3 Ways to Justify Your Native Video Budget

Almost every marketer and media buyer will tell you that native advertising is new terrain—the ones who claim to be experts either know something that the rest of the world doesn’t or have a secret ability to predict the future.

Because native advertising—particularly native video—is so new, there are very few case studies or “success paths” to follow. We are, essentially, defining the space from the ground up.

The opportunity to think like a pioneer, however, won’t be a strong enough reason for your leadership team to cut a six-figure check. You need to process-map your budget to tangible business results. Here are three things to tell your CFO—or anyone else who might be refusing to give you money for a native video advertising campaign.

1 Native video is an appreciating asset

Rishi Dave, CMO at Dun and Bradstreet and former marketing lead at Dell, calls content an “appreciating asset”, meaning that it actually gains rather than loses value. Here’s why:

  • Content, regardless of medium, has a shelf life beyond its initial launch. When you produce something interesting—with a clear and compelling story—it will gain traction across media and deliver SEO juice.
  • As content gains traction, so does its impact. Six months or sooner down the line, you’ll start to see a boost in earned media from the channels mentioned above. Your upfront investment will save money going forward.
  • The content that you create can have multiple use cases—including materials for your sales team to build relationships.
  • Content can be repurposed. Dollar Shave Club, for instance, has distributed its epic, $4,000 viral video across multiple channels including video seeding campaigns, YouTube, and old-school television.

Sales pitches and advertisements have a limited lifespan. Native video, on the other hand, can live on forever. The reason? It’s grounded in storytelling rather than a momentary promotion.

2 Native video is cost-effective

Because native video is an appreciating asset, it’s also cost-effective. By creating a series of evergreen, staple videos, you’ll have more time and bandwidth to build out an ever-lasting, scalable marketing program. Not to mention, you’ll create a machine for generating earned media—a form of “free” marketing that will continue to deliver ROI, way past the initial spend of your original campaign.

At the end of the day, however, this explanation may not be strong enough for your executive team to hand you an open-ended budget. They’ll probably ask you to prove your ability to drive meaningful results. If that’s the case, here’s what you need to do with the data that you already have:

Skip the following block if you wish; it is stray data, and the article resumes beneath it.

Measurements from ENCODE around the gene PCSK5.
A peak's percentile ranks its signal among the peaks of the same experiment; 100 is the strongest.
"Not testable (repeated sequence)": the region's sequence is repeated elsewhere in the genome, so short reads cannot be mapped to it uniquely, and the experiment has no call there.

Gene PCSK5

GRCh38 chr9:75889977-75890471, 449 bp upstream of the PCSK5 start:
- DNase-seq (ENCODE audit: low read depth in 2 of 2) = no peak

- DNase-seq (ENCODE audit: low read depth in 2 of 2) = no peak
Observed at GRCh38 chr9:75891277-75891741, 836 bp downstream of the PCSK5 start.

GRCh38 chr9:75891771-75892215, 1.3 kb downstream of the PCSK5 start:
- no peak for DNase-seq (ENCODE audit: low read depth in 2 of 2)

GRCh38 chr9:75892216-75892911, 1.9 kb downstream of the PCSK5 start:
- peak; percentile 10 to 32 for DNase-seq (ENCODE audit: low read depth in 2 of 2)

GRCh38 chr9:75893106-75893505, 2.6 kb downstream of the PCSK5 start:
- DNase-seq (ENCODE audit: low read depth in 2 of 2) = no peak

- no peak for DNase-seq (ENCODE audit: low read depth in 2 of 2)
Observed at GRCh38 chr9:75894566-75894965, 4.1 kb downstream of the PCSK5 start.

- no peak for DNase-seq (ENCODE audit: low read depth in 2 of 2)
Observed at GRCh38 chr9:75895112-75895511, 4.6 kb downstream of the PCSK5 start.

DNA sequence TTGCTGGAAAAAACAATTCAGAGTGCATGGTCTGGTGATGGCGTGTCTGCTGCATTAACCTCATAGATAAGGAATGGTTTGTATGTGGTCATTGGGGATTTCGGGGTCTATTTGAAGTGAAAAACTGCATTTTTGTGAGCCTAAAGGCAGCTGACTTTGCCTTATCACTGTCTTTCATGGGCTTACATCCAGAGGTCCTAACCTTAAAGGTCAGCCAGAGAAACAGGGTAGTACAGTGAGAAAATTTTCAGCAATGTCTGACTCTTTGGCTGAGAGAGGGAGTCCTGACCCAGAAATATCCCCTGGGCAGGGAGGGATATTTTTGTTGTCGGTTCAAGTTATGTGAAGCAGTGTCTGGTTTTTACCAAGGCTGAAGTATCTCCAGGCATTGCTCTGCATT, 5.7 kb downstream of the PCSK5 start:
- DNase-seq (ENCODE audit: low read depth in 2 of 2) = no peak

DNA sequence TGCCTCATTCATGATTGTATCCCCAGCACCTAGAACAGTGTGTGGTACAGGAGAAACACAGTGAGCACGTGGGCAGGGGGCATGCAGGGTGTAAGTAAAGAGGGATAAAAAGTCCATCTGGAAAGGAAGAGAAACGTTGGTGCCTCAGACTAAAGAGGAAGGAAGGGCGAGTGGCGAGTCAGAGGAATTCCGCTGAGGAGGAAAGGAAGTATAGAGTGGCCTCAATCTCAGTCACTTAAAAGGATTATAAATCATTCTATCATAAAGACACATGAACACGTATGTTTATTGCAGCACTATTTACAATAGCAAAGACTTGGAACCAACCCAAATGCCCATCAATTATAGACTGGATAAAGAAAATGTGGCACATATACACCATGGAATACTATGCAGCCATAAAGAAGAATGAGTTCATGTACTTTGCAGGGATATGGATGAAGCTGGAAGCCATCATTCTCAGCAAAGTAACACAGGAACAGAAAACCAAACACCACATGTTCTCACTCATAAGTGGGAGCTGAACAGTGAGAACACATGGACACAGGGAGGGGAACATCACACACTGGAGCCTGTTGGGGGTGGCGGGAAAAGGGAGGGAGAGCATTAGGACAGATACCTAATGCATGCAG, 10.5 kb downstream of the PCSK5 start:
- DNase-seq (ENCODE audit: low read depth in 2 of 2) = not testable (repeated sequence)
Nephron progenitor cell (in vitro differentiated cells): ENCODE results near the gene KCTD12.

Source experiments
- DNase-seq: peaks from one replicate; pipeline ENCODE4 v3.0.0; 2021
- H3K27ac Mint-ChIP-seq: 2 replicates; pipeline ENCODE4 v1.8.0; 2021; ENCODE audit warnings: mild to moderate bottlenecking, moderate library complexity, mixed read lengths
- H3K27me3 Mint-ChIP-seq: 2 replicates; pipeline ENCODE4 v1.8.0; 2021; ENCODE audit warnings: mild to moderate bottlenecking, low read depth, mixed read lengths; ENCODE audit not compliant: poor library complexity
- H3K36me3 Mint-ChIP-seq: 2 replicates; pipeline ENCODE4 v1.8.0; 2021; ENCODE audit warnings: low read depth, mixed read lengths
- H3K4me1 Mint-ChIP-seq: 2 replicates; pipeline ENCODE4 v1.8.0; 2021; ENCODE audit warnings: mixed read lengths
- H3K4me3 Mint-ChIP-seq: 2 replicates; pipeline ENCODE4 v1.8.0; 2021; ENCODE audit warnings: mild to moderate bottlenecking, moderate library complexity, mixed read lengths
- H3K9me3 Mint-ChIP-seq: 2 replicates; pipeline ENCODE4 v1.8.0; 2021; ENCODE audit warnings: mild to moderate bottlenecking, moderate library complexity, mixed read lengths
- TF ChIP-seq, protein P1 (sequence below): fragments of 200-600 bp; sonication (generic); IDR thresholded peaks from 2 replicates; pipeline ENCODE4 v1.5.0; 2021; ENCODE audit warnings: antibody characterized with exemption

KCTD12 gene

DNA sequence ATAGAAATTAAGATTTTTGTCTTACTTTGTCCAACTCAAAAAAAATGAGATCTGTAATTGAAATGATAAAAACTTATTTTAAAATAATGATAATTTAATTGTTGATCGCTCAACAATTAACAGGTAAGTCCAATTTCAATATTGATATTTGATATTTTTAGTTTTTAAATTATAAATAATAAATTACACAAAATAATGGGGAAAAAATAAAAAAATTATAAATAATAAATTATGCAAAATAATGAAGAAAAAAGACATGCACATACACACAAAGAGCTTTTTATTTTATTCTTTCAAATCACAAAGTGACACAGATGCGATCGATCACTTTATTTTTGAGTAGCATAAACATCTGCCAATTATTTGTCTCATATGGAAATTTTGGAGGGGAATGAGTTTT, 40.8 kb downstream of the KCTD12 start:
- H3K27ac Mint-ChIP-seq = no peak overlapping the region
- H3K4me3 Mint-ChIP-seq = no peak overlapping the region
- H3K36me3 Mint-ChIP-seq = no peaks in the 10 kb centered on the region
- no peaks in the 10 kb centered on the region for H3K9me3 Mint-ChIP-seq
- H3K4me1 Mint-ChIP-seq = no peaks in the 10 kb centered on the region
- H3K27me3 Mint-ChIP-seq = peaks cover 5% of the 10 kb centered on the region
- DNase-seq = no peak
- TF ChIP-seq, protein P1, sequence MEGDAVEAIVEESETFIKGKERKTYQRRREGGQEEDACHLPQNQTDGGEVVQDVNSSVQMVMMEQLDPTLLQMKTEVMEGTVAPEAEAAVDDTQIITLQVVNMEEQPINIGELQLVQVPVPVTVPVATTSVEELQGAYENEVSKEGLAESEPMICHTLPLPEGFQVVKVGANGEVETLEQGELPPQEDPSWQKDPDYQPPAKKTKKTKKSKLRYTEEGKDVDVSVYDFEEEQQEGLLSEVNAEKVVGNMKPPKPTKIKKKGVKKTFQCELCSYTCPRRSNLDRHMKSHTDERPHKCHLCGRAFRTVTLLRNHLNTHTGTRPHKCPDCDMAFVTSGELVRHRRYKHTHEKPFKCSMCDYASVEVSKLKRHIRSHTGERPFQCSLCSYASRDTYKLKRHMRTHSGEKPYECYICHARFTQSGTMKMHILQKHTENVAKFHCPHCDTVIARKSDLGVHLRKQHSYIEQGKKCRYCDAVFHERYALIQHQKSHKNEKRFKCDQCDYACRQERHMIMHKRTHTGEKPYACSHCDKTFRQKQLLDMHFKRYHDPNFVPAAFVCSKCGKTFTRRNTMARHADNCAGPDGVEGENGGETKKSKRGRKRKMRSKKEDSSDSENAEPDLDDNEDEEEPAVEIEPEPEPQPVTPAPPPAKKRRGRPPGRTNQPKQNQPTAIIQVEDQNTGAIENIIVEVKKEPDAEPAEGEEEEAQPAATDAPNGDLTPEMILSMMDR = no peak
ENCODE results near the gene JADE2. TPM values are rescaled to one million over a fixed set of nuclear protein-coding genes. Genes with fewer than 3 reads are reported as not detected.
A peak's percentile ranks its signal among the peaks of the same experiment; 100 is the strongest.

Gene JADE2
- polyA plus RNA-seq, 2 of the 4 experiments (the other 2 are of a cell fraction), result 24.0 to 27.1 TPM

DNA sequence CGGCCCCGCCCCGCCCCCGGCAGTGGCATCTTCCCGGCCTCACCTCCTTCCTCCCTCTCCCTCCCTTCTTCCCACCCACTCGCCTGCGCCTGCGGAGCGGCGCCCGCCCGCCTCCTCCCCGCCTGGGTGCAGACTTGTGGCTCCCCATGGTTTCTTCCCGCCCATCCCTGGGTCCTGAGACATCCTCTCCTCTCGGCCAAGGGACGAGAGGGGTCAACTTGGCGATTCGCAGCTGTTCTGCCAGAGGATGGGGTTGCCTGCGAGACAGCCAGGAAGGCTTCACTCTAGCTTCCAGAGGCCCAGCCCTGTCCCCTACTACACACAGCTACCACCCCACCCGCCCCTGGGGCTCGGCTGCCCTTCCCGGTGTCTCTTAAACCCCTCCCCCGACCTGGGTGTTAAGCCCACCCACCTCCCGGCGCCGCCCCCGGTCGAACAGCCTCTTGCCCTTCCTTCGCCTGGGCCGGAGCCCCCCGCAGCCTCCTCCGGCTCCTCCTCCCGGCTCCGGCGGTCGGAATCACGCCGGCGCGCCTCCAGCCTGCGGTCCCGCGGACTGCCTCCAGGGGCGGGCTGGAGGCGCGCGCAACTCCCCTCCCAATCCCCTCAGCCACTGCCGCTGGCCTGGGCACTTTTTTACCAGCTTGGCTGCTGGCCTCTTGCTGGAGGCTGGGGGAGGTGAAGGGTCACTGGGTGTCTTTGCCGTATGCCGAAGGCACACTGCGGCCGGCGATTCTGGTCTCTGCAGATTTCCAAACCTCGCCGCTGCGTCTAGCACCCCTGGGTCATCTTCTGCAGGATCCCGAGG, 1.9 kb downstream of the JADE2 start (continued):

• Identify a handful of your highest performing pieces of content, from any medium (blog posts, infographics, or videos).
  • For each individual example, create a map of the ROI that your team has been able to generate. Include timing—for instance, the time lag between publishing and seeking SEO pickup.
  • Explain how ROI might look if you replicate this small initiative on a larger scale.

Make sure that this information positions the brand survey in terms of costs and estimated revenue generated. If you don’t have a clear dollar-figure, use proxy metrics like web conversions.

3 Native video will future-proof your advertising strategy

One of the biggest challenges that advertisers face is banner blindness. Consumers don’t like the feeling of being bombarded with ads, which means that some established digital marketing techniques are losing their value.

Native video is—phrased in terms of the cheesiest expression of all time—the next frontier of digital advertising. The rationale makes sense. Rather than relying on fleeting audience connections, native ads forge audience relationships through storytelling, empathy, and continued dialogue. In essence, native takes the selling out of sales.

Because native is new and counterintuitive to the sales agendas of most organizations it will require a process of experimentation, trial, and error. The time to master the learning curve is now, when there are comparatively fewer contenders in the market.

By taking small steps to learn now, through small and carefully planned experiments, you’ll be well-positioned to outpace your competition when native goes mainstream.

Final thoughts

Native video is worth it—you know it, your customers know it, and your boss knows it. Now, you need to convince your executives. In addition to sharing case studies and industry hype, you need to make a case for why native is essential to the future of your organization. Be persistent, approach this challenge from the perspective of running an experiment, and reach out to strategic advertising partners who can help guide you.

About the Author

Ritika Puri

Ritika Puri is a San Francisco-based blogger who writes about trends in business, internet culture, and marketing. She's inspired by the intersection between technology, entrepreneurship, and sociology.

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